Photo: USAG Humphreys, flickr

A personal reflection on Sesame Street’s autistic character

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Sesame Street has been broadcast globally for years now with millions of your children tuning in every week to watch Elmo and his friends play. So when they announced a new character the buzz around it forced the story onto every Facebook timeline and Twitter feed. What was particularly remarkable about this one was that the new character, Julia, had autism.

Having grown up with a severely autistic elder sister I am always sceptical of autistic characters on film or TV because they’re so often portrayed as ‘gifted’ loners such as Rain Man or Sheldon Cooper from The Big Bang Theory. Whilst some autistic children and adults are incredibly intelligent and gifted most, like most people, are not ‘gifted’ in anyway. Moreover, this portrayal is often focused on very high functioning men rather than displaying the range of people on the autistic spectrum or the women that are also affected (although at a lower proportion to autistic men).

Jim Parsons as Sheldon Cooper Credit: Peter Pham, flickr

With all this in mind I was prepared to roll my eyes at Sesame Street’s character for being an unrealistic representation which would simply further perpetuated myths about autism when I started to watch a short clip of Julia. In the scene Julia was acting a lot like my sister and similarly to the many autistic children and adults I’ve met. She was bouncing and rocking in a form of sensory stimulation that autistic children characteristically do, she was repeating phrases that her friends were telling her and moving her arms around as she got more excited.

Other videos show Julia focused on her colouring whilst the group talk around her as well as disliking loud noises and getting easily overwhelmed by what’s going on around her. All of these things are so real, the footage felt like the most accurate representation of a young autistic girl with her own particular interests and habits. What was so refreshing was that Julia is a part of the Sesame Street friendship group. She may not be interacting with others whilst she’s colouring but she is still sitting within the group, her friends understand that sometimes her reactions are different but she is still just as fun to play with and I think this message is so powerful especially for higher functioning autistic children who are enrolled in mainstream education.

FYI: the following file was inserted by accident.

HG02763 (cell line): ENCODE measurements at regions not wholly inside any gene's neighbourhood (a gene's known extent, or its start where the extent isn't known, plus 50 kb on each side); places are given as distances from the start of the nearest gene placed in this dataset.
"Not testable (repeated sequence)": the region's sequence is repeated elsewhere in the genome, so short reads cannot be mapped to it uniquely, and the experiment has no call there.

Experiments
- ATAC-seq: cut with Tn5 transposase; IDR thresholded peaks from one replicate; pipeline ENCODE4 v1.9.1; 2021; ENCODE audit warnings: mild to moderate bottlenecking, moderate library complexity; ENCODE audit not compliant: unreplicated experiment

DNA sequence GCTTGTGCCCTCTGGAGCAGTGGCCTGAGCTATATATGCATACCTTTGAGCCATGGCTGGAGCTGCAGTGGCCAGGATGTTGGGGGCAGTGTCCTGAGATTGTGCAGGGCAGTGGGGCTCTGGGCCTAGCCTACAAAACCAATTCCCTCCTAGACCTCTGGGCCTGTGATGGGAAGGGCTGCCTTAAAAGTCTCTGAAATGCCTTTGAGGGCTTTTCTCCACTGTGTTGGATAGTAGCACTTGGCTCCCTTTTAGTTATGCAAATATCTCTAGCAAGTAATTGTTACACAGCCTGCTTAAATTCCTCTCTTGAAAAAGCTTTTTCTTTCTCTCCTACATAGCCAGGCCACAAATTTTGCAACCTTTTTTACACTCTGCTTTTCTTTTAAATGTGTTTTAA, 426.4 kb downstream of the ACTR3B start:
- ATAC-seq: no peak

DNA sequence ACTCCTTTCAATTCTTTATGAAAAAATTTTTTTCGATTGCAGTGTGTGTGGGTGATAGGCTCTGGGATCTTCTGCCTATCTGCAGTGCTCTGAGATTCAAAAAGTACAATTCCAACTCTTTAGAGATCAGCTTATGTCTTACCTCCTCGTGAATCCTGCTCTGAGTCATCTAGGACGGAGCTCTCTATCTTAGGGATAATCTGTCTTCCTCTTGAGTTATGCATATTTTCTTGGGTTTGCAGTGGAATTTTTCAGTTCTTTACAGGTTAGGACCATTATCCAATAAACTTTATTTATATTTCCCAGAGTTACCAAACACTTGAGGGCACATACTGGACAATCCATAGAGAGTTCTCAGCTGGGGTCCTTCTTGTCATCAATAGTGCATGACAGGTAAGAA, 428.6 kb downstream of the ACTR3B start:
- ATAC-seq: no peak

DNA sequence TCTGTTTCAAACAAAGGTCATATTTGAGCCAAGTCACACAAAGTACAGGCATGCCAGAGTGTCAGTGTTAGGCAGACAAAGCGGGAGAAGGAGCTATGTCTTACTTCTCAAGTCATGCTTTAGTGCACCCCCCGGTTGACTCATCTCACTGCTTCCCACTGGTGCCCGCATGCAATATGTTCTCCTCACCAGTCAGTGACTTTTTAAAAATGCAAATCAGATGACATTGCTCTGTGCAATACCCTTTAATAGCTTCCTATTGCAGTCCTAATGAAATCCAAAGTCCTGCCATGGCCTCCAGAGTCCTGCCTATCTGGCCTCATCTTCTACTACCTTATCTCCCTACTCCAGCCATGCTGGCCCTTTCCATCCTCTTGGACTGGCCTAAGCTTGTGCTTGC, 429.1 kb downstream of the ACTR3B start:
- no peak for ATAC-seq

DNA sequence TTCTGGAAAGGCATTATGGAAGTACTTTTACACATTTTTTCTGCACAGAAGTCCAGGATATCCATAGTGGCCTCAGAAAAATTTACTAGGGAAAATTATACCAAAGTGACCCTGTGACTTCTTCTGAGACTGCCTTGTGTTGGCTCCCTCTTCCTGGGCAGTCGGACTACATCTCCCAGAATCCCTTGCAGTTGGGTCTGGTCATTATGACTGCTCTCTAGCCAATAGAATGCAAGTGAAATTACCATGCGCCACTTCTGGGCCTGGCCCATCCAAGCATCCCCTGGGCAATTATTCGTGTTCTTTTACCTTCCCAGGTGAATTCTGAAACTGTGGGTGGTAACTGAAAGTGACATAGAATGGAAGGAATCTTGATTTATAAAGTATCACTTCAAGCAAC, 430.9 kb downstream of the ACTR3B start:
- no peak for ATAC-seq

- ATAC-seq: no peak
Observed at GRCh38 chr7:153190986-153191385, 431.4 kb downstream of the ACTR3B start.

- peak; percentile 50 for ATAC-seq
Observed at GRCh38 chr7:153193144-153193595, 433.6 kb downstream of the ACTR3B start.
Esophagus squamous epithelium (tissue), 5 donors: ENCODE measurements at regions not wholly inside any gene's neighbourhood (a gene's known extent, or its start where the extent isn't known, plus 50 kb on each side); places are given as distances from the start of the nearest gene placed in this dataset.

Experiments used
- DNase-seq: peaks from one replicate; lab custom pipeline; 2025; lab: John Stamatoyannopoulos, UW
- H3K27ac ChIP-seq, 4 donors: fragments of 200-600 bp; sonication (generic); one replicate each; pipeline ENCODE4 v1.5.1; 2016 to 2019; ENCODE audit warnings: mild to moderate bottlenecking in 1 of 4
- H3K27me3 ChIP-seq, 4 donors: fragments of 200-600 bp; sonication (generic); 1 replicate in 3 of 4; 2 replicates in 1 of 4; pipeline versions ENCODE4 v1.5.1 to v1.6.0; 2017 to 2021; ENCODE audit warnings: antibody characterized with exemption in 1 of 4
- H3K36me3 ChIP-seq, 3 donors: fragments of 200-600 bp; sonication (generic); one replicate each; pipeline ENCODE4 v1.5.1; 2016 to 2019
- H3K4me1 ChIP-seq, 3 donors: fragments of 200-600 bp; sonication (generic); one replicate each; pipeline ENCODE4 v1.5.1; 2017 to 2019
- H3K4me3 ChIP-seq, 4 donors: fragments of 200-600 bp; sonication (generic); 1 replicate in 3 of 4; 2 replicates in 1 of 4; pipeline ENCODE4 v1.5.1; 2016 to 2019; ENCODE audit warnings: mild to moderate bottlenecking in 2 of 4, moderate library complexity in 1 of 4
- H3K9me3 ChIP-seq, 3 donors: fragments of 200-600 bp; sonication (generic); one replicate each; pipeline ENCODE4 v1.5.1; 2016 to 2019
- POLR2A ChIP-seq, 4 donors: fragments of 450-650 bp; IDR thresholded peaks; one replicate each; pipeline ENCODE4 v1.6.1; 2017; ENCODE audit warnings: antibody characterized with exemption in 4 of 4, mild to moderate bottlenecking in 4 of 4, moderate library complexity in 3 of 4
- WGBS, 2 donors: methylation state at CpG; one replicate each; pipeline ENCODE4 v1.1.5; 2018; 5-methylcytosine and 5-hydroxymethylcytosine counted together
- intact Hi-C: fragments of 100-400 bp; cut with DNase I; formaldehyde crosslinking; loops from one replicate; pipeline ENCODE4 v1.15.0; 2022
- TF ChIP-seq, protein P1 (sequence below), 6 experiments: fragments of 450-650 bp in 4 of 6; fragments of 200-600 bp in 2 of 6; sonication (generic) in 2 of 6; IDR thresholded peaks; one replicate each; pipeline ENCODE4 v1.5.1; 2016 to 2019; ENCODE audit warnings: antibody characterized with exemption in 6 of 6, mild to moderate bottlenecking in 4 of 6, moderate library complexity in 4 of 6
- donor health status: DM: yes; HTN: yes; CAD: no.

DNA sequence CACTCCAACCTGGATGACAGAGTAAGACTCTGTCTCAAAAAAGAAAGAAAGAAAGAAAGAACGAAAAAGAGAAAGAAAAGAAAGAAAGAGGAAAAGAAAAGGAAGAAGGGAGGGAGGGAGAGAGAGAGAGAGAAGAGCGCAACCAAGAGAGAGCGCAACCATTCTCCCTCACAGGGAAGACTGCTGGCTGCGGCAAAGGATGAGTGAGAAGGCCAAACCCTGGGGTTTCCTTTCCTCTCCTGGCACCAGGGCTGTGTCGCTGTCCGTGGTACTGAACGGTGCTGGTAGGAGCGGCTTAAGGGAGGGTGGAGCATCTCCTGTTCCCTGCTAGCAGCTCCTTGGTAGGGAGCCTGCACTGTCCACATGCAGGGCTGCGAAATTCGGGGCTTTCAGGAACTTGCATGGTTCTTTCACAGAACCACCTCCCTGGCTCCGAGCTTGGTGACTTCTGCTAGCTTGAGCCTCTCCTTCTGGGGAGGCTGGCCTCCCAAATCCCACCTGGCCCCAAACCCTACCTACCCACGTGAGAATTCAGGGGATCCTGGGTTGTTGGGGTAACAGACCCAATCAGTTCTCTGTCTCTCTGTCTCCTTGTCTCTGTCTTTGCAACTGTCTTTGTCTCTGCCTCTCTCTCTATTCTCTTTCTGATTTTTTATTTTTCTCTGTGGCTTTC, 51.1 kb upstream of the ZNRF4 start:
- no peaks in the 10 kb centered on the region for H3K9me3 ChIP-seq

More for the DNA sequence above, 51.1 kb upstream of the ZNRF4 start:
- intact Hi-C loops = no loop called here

By creating a character with autism that Elmo and all the others play with, Sesame Street is teaching young children with and without autism that differences are good.

Higher functioning autistic children (those who are able to follow the plot of a Sesame Street episode, for example) often attend mainstream education because their comprehension and speaking skills are so high. These children are some of the most vulnerable because as they struggle to form friendships especially as other children do not understand why they are so different. They are often victims of bullying, isolation and loneliness and this can be really detrimental to their health as they get older.

By creating a character with autism that Elmo and all the others play with, Sesame Street is teaching young children with and without autism that differences are good. Elmo is seen as a teacher of sorts – he is universally liked and admired by thousands of children across the world so, when he says that he likes playing with Julia, he teaches his viewers that playing with children of all abilities is fun. Having this relationship visible on TV also gives young children an understanding of autism, a realisation that some children may not look you in the eye but they still want to play for example and this is a lesson that would encourage the inclusion of autistic children.

Elmo at Sesame Street Live Credit: Penn State, flickr

 

This diversity allows young autistic children to see themselves on TV and not feel quite so different after all. It allows families to feel like their child’s condition is being shown in a realistic way. It allows non-autistic children to learn the value of acceptance and diversity and it allows the mainstream media to see that accurately representing people of all disabilities can only be positive.

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